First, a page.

I think an interesting aspect of tone of voice as a phrase that I’ve always thought about and I always have, well not always, but frequently referred this example in, in workshops that I do and it’s just sort of, sorry my dear old Nan, wherever she is now, but no longer with us. But she was born actually late Victorian times. And so when she was growing up, the telephone was absolutely new technology to her and she never quite became comfortable with it. So when my Nan used to come over to us on a Sunday for Sunday lunch, and that would involve a phone call that was set up to my Aunt. So my Mum and her Sister, we would get my Nan talk on the phone to my Aunt who was on the other side of London and we’d sit in the other room and we listened to this voice coming from the hallway where the phone was. And we think to ourselves, “Who’s that speaking?” Because my Nan would put on a posh voice, you know? Whereas what I think, as we’ve all become accustomed to the telephone, what is really interesting about it is that you can take a call from someone, and even if their name doesn’t flash up on your phone, you can recognise who that is speaking to you as long as you know them reasonably well, they’re not a complete stranger. But you listen and you recognise the tone of voice of that person. There’s just something about the character of the voice speaking to you. And if you do that with the language here, you should be able to do it as well with the language that you read as well as hear. And that’s a big challenge because there are millions and millions of people out there and can we all be that distinctive. A smaller number of brands perhaps, so that you’ve got more chance of making a brand truly distinctive. But it does come out of the individual personalities of the people who make up the brand.

Nick Parker:
And that reminds me, there was an interesting thing isn’t there? Because we can spot that, to get philosophical for a second. We call it family relations, but they’re easy to spot and hard to define. That is why, to your point about it being a creative skill, that’s where it takes a creative ear or a creative eye, a creative hand because you can pick up on that, you know it’s there and you can then probably also replicate it or do it in different ways, but to try and pin it down. It’s really hard.

John Simmons:
Absolutely. It is hard. But that, that’s where for me in the last few years of what many people in the business world will probably regard as a bit suspicious, actually has worked fantastically well. Because I started writing novels. And so when you’re writing novels, you have characters and how do these characters speak? So you have to write dialogue for the characters. And dialogue, when I started writing the novels it was probably the most difficult thing that you had to do. It is a hard skill. And so I did it and I got better at it. I would think. So as my novels have gone on, I think each of them has got better. Purely in tone of voice terms that you’d find a particular tone of voice for individual characters. And so I’ve learned an awful lot from that. And my fundamental belief behind Dark Angels is that we can, as business writers, learn from things like fiction, from poetry, from memoirs, whatever, from the writing of those forms to put them into what might be seen as our bread and butter. And what pays the bills that then might subsidise the fictional writing that you do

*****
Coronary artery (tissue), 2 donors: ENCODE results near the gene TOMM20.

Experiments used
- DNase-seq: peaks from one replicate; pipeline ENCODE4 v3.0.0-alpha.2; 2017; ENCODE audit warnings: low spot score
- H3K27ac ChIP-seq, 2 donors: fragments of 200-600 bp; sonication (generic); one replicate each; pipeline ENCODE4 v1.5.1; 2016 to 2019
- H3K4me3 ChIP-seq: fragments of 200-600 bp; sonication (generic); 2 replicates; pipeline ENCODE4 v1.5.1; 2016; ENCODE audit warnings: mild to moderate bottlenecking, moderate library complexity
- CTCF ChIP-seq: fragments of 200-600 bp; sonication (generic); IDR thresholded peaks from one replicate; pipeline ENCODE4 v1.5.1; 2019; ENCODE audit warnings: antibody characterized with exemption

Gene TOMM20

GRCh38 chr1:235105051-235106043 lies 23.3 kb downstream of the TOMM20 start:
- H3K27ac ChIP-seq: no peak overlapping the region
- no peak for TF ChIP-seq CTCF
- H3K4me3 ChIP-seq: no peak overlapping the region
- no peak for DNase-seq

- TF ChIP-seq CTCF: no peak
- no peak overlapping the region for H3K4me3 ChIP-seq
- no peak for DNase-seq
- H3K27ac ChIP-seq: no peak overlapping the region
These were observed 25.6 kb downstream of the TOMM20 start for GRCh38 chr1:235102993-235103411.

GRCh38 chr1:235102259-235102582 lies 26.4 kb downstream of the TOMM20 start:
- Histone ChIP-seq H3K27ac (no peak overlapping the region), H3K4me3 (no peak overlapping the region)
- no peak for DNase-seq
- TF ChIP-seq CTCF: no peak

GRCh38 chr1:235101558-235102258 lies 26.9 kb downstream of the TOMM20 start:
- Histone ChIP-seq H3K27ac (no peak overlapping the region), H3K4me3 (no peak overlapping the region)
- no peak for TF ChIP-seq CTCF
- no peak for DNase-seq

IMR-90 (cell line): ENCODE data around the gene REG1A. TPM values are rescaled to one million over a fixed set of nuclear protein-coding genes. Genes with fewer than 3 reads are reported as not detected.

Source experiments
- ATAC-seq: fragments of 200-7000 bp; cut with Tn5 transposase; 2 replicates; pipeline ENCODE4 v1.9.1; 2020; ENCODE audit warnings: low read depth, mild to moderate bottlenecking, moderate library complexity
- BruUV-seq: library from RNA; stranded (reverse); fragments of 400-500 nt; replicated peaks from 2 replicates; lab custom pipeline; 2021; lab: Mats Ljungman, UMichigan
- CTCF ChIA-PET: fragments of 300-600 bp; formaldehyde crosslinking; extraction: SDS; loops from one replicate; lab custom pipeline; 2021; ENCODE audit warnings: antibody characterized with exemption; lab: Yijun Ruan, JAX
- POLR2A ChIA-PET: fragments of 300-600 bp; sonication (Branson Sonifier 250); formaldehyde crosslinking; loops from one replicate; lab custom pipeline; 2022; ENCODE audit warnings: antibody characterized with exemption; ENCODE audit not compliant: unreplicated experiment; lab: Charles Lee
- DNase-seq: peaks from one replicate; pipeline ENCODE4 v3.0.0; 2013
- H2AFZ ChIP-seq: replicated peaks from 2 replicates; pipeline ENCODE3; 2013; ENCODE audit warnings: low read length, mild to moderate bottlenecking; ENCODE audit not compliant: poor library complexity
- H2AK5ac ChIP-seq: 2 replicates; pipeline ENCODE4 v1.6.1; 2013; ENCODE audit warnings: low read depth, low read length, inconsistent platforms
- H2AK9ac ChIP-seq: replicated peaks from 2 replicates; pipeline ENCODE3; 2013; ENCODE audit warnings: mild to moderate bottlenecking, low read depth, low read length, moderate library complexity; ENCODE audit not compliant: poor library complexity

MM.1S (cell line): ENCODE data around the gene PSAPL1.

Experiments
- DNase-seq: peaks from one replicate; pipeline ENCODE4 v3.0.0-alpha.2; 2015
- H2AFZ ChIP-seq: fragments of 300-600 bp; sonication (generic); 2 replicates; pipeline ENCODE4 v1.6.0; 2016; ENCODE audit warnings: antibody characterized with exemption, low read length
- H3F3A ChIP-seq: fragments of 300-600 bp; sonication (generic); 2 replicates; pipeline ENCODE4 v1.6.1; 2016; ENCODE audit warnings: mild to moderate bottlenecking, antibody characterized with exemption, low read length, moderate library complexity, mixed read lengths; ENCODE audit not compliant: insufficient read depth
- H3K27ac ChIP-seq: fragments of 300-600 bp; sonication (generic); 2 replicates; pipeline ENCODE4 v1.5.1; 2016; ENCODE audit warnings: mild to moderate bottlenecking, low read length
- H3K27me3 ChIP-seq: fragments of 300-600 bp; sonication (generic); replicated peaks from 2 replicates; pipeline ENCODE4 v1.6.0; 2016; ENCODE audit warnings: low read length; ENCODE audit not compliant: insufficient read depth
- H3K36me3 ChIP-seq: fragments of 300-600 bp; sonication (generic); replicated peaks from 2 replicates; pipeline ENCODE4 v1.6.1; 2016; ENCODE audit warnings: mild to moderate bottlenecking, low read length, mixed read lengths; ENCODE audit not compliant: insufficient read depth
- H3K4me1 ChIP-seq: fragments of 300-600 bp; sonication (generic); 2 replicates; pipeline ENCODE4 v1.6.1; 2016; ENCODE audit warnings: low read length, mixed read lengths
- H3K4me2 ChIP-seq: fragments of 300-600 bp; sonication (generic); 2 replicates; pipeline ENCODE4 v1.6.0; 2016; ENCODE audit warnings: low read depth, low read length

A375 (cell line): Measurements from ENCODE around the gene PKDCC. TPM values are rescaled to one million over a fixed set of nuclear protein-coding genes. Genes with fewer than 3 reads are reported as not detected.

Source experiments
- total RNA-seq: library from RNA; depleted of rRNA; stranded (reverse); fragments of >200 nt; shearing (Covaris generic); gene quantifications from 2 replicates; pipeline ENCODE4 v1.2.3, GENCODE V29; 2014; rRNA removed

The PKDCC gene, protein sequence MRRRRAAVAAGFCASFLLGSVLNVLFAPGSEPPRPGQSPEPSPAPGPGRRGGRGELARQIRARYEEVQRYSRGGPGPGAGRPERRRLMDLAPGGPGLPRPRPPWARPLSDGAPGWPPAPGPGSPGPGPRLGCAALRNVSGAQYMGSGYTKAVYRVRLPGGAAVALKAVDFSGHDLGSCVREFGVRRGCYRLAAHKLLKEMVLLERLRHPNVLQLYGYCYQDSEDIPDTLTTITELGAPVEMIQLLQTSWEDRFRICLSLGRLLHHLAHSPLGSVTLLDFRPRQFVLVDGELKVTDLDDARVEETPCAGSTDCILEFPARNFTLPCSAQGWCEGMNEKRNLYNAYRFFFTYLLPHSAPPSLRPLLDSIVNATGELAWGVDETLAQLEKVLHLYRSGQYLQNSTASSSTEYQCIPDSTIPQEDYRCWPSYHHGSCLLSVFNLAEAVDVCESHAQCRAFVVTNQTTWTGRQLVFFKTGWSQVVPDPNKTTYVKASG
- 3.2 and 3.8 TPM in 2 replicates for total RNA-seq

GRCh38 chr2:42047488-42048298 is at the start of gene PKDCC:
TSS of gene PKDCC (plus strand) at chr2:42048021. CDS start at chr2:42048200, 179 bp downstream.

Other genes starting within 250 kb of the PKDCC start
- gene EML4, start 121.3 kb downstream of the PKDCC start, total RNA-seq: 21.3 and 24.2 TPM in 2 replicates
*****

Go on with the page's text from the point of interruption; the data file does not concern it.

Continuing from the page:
Nick Parker:
And does it work the other way, do you think? Is the stuff from your business writing, marketing, writing, tone of voice work, the commercial stuff, that has helped you as a novelist.

John Simmons:
I think absolutely. Yeah. I think it’s that discipline that you take from your commercial writing because your commission is there to write a piece of so many words. So you know, having those word count disciplines is really handy. It is also that your given a brief to write something. And effectively what you’re, you then start to do when you start writing a novel is give yourself a brief as well as, so you find that you’re writing a novel, following a brief and, and elements like structure, it seems to me have become increasingly important in both aspects of my writing. But that has really just come out more recently as, not a blinding flash of light, but as just as something that has become much more established in my head as important in whatever kind of writing it that we’re doing. So it might be the structure of a Twitter message, for example, but for, that’s not necessarily in this order, but you always have the beginning, the middle and the end and you need to think about each aspect of that. And I think a commercial writer has that sort of ingrained in them and they do it quite naturally because they know the clients and you’re going to paid by them if they get that right.

Nick Parker:
In fact, it reminds me, Phillip Pullman talks about that, doesn’t he? About the, the difference between structure and tone. At the 11th hour, you have a flash of inspiration about the structure. You can quite easily take the middle and put it at the end or take a bit from here and put it in the beginning and structure’s very flexible. But if you decide you want to change the tone of voice, you can rewrite the whole thing. I think that’s really interesting.

John Simmons:
Yeah. Yeah. Well, as you know, Phillip Pullman talked to us on the Dark Angels course and the most amazing thing I thought that came out of his talk to us was that he was on draft 17 before the idea of the demons came. I mean that was a real surprise.